Homesickness is one of the potential side effects of college; you either get it or you don’t.
Don’t get me wrong, going away to college is fan-freaking-tastic. The independence is amazing. It’s an opportunity to have a fresh start, clean slate, new you. You’re able to do what you want, when you want, wherever you want. Craving pizza at 2 a.m.? Call Pizza X. You don’t feel like doing laundry for three weeks? Cool, man. You do you. There aren’t any hovering parents ensuring you wake up on time in the morning. You are in charge of making yourself go to class, not procrastinating (I’m still working on this one), and going to the gym (ehh).
Personally, my freshman year was a rush. Everything was unfamiliar, so I had to adjust to my new life. I felt like I was constantly going until one day, when I actually had time to catch my breath, I realized I truly did miss home. I missed the familiarity, the habits, the interaction with my friends and family. I missed my local coffee shop and aimless driving. Although change and independence are new and exciting, you can’t help but miss parts of your old routine.
My “solution?” Call your parents. FaceTime your friends. Have your younger siblings send you daily photos of your puppy. There’s no shame in admitting you’re homesick. Almost everybody experiences it. Some days will be harder than others, and that’s OK. You’ll adjust. You’ll find new hobbies to focus on. I began to write on days where I felt alone. I would bring my camera around campus and take photos of everything that reminded me of home. Sometimes the thing scaring you the most ends up benefiting you in unexpected ways.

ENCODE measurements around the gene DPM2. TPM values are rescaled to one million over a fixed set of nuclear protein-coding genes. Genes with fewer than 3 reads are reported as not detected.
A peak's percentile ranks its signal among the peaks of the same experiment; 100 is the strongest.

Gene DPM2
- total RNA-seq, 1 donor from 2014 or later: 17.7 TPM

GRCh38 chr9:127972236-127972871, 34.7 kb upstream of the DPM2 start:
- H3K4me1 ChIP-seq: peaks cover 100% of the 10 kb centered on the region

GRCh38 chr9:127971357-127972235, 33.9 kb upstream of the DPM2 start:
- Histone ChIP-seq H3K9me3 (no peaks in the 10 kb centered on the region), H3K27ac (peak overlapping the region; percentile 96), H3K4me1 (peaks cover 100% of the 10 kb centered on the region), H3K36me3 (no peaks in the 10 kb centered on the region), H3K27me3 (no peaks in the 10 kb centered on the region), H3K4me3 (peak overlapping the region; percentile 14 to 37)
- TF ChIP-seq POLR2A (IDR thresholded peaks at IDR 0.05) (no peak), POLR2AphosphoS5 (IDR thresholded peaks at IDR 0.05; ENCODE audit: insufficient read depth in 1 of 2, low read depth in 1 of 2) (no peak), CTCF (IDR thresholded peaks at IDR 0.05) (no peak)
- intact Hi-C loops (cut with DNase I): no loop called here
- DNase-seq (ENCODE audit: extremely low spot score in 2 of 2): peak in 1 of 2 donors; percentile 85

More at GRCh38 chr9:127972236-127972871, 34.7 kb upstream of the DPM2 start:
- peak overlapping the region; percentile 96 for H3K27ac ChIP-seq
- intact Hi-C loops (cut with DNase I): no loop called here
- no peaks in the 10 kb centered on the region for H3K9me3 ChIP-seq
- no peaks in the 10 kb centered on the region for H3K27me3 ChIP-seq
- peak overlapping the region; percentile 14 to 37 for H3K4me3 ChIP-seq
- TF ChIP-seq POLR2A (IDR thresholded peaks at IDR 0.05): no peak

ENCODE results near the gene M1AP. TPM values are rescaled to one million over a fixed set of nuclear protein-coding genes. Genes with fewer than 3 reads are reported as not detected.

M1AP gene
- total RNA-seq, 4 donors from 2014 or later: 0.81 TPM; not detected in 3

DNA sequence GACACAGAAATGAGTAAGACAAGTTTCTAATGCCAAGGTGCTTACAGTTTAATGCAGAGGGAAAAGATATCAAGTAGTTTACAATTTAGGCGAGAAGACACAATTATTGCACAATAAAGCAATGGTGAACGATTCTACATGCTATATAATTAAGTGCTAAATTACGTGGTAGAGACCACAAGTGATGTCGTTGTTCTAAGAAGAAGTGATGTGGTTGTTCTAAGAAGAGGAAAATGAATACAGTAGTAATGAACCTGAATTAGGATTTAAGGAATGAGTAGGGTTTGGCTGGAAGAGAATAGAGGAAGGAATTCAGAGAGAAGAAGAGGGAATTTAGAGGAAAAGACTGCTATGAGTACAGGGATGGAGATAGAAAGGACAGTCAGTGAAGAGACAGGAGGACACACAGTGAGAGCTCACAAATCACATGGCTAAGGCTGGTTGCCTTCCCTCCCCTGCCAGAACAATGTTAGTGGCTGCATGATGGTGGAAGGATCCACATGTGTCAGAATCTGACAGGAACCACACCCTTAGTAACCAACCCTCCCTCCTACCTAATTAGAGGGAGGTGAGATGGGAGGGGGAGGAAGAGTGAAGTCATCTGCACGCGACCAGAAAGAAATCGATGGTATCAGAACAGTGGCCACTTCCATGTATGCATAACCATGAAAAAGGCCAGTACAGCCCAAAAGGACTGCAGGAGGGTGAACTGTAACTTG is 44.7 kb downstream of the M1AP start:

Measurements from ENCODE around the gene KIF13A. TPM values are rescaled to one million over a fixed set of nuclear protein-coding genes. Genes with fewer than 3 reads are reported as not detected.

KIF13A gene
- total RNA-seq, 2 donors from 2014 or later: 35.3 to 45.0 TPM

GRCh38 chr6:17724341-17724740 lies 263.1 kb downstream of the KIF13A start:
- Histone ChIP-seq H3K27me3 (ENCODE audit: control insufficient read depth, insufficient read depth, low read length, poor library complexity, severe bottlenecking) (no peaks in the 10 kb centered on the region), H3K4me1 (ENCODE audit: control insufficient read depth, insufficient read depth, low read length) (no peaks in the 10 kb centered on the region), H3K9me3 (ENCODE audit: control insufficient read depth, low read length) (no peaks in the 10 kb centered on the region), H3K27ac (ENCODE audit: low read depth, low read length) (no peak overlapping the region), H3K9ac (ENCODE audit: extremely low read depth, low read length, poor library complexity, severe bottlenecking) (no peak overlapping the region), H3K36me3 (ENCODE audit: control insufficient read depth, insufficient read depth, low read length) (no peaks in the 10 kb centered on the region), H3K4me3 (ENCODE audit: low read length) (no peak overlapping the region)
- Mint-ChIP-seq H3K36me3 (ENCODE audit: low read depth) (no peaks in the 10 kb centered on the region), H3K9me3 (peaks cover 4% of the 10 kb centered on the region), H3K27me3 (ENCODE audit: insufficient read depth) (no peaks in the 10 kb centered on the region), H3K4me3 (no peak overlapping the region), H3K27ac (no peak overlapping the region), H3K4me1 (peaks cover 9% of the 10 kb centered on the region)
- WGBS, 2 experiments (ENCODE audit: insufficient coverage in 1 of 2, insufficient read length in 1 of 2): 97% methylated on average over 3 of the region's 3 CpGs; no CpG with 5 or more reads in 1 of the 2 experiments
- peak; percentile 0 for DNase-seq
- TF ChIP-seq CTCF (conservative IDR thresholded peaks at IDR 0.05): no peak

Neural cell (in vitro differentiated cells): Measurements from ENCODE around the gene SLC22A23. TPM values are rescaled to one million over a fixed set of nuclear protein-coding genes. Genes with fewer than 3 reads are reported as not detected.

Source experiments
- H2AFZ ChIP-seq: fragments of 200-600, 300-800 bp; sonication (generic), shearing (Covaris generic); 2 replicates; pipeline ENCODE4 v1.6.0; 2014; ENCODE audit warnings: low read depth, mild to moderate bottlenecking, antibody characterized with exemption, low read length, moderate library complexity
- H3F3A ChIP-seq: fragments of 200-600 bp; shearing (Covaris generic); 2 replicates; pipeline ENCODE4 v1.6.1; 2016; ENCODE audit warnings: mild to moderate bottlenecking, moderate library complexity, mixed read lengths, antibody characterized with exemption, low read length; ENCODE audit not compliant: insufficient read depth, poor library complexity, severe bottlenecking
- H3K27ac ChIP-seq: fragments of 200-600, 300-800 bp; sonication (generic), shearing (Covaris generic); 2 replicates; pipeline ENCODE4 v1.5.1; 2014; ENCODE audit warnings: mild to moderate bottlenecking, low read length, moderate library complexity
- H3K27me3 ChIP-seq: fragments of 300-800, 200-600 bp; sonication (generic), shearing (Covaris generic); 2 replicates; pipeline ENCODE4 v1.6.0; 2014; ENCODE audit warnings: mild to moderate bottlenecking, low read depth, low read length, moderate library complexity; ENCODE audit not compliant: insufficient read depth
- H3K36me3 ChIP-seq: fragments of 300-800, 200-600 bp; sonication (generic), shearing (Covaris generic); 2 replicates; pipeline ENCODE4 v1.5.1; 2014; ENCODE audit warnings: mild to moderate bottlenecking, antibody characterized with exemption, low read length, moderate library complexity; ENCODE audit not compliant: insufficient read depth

Maybe homesickness is a blessing in disguise. Maybe it reminds us of the reasons we’re so attached to home. Whether it’s the people, places, or overall feeling of comfort, being homesick is a reminder to not take the little things in life for granted. Call your parents to tell them you love and appreciate them. Remind your friends that you miss them. Upload photos to Facebook so grandma can see your exciting college life.
In high school if I didn’t talk to my parents for 12 hours no one would blink an eye. But in college, I call my mother every 12 minutes to tell her I ate my vegetables or got an A on a paper—I wish I were kidding. College helped me recognize what is most important: my family. And if being homesick once in a while helps you realize that, then maybe it’s for the best.